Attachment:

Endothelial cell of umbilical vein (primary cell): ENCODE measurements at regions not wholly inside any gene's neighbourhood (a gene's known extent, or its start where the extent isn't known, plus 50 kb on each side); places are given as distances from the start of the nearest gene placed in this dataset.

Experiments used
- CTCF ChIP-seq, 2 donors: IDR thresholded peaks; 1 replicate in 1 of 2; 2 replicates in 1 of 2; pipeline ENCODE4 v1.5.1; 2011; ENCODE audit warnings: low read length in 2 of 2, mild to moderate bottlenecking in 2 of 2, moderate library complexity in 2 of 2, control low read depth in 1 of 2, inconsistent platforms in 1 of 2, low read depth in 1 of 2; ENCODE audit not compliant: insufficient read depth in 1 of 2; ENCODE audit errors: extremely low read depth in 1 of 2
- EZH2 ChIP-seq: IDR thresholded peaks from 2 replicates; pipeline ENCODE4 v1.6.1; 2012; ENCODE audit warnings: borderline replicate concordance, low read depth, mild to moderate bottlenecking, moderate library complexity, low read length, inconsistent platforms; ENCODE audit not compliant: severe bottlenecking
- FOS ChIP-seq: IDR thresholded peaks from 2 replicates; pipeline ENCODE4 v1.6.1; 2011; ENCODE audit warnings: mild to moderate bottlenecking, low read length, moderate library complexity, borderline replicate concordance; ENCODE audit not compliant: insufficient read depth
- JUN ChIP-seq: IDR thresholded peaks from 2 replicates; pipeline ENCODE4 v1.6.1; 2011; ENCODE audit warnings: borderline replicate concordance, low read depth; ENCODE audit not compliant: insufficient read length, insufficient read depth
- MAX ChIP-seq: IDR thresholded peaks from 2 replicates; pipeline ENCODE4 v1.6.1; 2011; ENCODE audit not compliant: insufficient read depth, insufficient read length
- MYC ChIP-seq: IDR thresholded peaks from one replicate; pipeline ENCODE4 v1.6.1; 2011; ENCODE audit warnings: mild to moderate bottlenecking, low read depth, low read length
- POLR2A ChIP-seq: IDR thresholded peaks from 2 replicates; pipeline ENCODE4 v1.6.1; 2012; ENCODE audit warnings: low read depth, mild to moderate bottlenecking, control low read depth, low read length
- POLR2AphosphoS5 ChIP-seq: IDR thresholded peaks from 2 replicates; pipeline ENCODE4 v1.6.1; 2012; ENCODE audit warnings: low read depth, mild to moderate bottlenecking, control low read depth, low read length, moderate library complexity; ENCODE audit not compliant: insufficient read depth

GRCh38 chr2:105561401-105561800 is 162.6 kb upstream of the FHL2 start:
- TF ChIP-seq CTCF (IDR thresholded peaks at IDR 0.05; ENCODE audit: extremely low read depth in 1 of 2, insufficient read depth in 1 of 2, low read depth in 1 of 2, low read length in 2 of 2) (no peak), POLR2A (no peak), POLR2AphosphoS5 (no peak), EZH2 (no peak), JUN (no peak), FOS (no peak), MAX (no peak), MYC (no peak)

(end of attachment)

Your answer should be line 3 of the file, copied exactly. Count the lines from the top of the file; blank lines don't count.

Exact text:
- CTCF ChIP-seq, 2 donors: IDR thresholded peaks; 1 replicate in 1 of 2; 2 replicates in 1 of 2; pipeline ENCODE4 v1.5.1; 2011; ENCODE audit warnings: low read length in 2 of 2, mild to moderate bottlenecking in 2 of 2, moderate library complexity in 2 of 2, control low read depth in 1 of 2, inconsistent platforms in 1 of 2, low read depth in 1 of 2; ENCODE audit not compliant: insufficient read depth in 1 of 2; ENCODE audit errors: extremely low read depth in 1 of 2